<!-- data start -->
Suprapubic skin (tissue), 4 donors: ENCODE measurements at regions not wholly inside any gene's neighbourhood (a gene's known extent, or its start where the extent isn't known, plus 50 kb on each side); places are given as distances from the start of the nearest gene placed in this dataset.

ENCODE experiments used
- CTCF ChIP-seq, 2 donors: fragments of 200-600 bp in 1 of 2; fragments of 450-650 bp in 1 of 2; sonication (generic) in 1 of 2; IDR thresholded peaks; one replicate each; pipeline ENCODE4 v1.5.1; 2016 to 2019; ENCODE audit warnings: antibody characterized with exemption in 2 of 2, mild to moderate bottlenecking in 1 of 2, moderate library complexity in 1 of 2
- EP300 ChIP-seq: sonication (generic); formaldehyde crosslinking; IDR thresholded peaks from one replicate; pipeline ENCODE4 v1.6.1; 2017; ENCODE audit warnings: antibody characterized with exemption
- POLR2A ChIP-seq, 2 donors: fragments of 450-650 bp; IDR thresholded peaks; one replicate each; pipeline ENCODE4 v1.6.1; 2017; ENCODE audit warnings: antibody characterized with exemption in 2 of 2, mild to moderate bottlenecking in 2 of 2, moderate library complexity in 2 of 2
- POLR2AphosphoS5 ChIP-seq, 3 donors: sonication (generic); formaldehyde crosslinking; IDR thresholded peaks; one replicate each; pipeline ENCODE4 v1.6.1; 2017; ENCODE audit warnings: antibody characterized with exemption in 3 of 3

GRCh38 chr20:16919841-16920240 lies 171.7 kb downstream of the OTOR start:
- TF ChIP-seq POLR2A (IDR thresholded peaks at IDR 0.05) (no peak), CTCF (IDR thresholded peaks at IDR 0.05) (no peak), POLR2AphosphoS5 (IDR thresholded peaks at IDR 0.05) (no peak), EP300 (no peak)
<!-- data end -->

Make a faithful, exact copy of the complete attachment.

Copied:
Suprapubic skin (tissue), 4 donors: ENCODE measurements at regions not wholly inside any gene's neighbourhood (a gene's known extent, or its start where the extent isn't known, plus 50 kb on each side); places are given as distances from the start of the nearest gene placed in this dataset.

ENCODE experiments used
- CTCF ChIP-seq, 2 donors: fragments of 200-600 bp in 1 of 2; fragments of 450-650 bp in 1 of 2; sonication (generic) in 1 of 2; IDR thresholded peaks; one replicate each; pipeline ENCODE4 v1.5.1; 2016 to 2019; ENCODE audit warnings: antibody characterized with exemption in 2 of 2, mild to moderate bottlenecking in 1 of 2, moderate library complexity in 1 of 2
- EP300 ChIP-seq: sonication (generic); formaldehyde crosslinking; IDR thresholded peaks from one replicate; pipeline ENCODE4 v1.6.1; 2017; ENCODE audit warnings: antibody characterized with exemption
- POLR2A ChIP-seq, 2 donors: fragments of 450-650 bp; IDR thresholded peaks; one replicate each; pipeline ENCODE4 v1.6.1; 2017; ENCODE audit warnings: antibody characterized with exemption in 2 of 2, mild to moderate bottlenecking in 2 of 2, moderate library complexity in 2 of 2
- POLR2AphosphoS5 ChIP-seq, 3 donors: sonication (generic); formaldehyde crosslinking; IDR thresholded peaks; one replicate each; pipeline ENCODE4 v1.6.1; 2017; ENCODE audit warnings: antibody characterized with exemption in 3 of 3

GRCh38 chr20:16919841-16920240 lies 171.7 kb downstream of the OTOR start:
- TF ChIP-seq POLR2A (IDR thresholded peaks at IDR 0.05) (no peak), CTCF (IDR thresholded peaks at IDR 0.05) (no peak), POLR2AphosphoS5 (IDR thresholded peaks at IDR 0.05) (no peak), EP300 (no peak)